Public services news round-up: April 2016

This month, we look at trends in sector income, cultural commissioning, devolution deals, and innovative commissioning. If you have any thoughts, comments or challenges then please leave a comment below or tweet us @ncvobeth or @ncvo.

Almanac 2016: Rise in sector income from government

NCVO’s latest Civil Society Almanac has found that sector income rose by just over £2.4bn between 2012/13 and 2013/14. This includes an £0.5bn increase in income from government, with most of the rise going to large charities with an income of over £100m.

The sector received £15bn in total from government bodies, of which 81% was earned through contracts or fees. The majority of the sector’s income from government comes from relationships with local government, with £7.4bn coming from this source. Central government and the NHS accounted for £6.8bn, while the remaining £0.9bn came from the EU, international governments and international agencies like the UN.

Other key findings include a sharp rise in youth volunteering, which Nick Ockenden explores in his blog post, and a growing sector workforce. See Jennifer Crees’s blog post for the top ten Almanac findings.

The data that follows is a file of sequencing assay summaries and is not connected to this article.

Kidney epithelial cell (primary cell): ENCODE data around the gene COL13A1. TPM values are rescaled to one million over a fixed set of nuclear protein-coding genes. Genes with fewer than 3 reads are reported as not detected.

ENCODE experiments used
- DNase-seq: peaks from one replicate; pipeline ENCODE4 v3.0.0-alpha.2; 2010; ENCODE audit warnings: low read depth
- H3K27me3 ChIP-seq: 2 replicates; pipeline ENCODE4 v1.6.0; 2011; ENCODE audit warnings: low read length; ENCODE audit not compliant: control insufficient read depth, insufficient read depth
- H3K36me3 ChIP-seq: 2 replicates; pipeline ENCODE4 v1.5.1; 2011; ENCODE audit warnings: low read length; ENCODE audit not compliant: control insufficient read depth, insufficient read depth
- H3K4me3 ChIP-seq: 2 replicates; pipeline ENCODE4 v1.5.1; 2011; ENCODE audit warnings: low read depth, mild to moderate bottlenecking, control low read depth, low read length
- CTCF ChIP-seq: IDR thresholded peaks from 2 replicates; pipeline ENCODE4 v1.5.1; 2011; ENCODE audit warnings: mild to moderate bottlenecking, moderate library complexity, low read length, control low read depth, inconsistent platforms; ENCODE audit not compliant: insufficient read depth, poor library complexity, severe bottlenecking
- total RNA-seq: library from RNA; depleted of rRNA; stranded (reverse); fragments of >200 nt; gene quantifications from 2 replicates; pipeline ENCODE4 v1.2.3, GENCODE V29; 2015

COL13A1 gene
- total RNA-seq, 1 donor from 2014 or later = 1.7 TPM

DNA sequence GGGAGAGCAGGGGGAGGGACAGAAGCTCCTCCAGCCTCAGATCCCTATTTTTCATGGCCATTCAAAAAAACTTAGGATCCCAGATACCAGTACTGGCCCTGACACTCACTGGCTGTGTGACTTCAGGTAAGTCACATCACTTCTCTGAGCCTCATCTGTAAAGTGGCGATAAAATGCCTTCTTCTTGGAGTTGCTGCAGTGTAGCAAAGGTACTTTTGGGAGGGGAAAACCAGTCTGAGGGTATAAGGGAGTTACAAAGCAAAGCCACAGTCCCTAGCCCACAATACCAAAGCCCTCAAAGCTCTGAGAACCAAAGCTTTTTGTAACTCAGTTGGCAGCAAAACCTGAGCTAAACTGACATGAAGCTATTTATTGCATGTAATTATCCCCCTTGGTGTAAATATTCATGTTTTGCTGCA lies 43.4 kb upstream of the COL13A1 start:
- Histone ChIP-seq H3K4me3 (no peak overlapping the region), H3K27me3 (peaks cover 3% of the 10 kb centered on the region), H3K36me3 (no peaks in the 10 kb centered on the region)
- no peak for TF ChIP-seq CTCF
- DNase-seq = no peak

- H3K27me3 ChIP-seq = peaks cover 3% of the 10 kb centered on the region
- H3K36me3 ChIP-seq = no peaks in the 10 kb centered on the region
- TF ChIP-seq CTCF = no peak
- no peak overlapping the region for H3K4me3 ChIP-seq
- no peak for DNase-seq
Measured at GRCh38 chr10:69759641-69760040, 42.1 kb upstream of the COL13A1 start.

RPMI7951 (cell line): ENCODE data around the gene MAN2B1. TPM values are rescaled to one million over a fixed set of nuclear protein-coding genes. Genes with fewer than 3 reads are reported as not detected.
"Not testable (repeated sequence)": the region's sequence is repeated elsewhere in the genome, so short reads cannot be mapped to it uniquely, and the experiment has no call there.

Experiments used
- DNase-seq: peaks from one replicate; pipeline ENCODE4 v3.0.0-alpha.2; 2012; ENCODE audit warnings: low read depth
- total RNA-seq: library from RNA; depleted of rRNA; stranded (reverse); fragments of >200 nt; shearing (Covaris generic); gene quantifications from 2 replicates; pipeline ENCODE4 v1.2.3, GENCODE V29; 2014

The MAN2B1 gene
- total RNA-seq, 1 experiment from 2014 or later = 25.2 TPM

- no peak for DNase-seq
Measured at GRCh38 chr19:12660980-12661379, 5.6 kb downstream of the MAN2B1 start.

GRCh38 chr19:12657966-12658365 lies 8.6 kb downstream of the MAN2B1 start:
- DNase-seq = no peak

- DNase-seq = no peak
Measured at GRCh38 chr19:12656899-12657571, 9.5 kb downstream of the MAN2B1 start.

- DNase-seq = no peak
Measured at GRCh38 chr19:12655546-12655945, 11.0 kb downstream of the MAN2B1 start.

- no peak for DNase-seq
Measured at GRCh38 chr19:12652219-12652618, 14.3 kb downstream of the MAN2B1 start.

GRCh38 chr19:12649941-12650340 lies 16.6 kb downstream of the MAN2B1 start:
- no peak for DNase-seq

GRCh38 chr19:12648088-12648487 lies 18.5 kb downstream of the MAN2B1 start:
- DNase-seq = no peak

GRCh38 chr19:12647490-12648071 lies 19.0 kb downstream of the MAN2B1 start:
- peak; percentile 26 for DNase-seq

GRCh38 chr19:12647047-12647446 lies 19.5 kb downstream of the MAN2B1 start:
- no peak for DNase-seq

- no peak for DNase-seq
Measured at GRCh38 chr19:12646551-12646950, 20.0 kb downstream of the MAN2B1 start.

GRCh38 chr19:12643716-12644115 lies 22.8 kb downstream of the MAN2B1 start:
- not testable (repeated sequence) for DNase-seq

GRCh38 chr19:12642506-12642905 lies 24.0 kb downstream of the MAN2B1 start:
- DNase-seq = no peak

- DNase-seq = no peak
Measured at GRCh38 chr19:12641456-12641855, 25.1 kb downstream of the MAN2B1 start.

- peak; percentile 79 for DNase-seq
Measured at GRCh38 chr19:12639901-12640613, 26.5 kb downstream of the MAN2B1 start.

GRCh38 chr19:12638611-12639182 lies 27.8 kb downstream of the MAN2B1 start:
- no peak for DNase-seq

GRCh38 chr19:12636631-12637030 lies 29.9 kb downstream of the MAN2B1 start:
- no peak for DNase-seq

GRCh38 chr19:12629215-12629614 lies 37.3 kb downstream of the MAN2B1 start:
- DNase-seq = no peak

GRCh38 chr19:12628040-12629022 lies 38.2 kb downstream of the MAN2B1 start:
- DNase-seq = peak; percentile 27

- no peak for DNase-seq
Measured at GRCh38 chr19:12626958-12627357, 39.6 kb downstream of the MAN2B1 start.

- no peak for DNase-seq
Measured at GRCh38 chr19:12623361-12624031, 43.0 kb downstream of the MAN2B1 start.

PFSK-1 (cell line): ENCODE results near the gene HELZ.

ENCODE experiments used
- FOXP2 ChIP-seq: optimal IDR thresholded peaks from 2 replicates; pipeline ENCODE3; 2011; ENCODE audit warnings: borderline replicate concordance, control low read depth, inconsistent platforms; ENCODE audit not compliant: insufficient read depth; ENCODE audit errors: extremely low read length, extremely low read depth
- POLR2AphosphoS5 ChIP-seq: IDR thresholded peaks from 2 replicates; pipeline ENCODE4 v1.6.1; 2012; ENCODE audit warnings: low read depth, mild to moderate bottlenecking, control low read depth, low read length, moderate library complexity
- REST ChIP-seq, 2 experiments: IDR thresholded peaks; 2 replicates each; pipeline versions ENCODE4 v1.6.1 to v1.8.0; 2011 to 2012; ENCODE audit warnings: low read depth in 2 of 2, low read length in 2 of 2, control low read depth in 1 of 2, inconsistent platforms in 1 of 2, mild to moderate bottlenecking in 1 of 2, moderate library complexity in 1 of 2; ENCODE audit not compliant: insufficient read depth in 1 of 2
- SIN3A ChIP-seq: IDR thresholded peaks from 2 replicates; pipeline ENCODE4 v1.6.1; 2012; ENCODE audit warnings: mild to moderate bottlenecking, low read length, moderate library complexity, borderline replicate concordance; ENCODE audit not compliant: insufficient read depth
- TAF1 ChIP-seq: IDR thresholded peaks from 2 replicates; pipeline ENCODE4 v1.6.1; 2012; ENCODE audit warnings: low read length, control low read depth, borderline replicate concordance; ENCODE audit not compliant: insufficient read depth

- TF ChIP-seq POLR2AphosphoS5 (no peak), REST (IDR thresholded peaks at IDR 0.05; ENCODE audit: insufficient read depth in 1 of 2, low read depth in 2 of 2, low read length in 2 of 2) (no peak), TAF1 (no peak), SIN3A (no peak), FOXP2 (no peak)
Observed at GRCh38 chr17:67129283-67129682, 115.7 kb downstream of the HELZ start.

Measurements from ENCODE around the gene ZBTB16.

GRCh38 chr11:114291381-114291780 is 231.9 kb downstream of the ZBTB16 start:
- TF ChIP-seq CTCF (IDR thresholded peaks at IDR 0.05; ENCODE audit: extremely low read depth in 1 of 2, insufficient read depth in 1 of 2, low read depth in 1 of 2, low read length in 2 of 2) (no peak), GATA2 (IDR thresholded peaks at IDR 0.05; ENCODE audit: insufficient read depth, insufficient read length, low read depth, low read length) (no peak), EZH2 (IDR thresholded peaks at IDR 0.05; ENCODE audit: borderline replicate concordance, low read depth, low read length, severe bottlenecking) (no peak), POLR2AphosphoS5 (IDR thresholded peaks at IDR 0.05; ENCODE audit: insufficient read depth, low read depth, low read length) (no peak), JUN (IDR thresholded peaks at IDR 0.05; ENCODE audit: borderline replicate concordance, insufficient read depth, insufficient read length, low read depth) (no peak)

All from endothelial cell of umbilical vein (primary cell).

The art of commissioning

The New Economics Foundation has released a new report looking at how commissioners can use arts and culture to improve outcomes from public services. In The Art of Commissioning, it highlights how contracting can be improved through changes to commissioning culture, such as strengthening knowledge of what the arts can offer, and improvements in commissioning practices, such as focusing on outcomes and considering alternative funding mechanisms.

The report was produced as part of the Cultural Commissioning Programme, which is delivered by NCVO, in partnership with NEF and NPC.  It is funded by Arts Council England.

Devolution deals

The National Audit Office’s new report, English Devolution Deals, finds unresolved issues in devolution arrangements surrounding resources, geography and accountability. These include:

  • Central government resources – areas worry that there could be limited central capacity to work on deals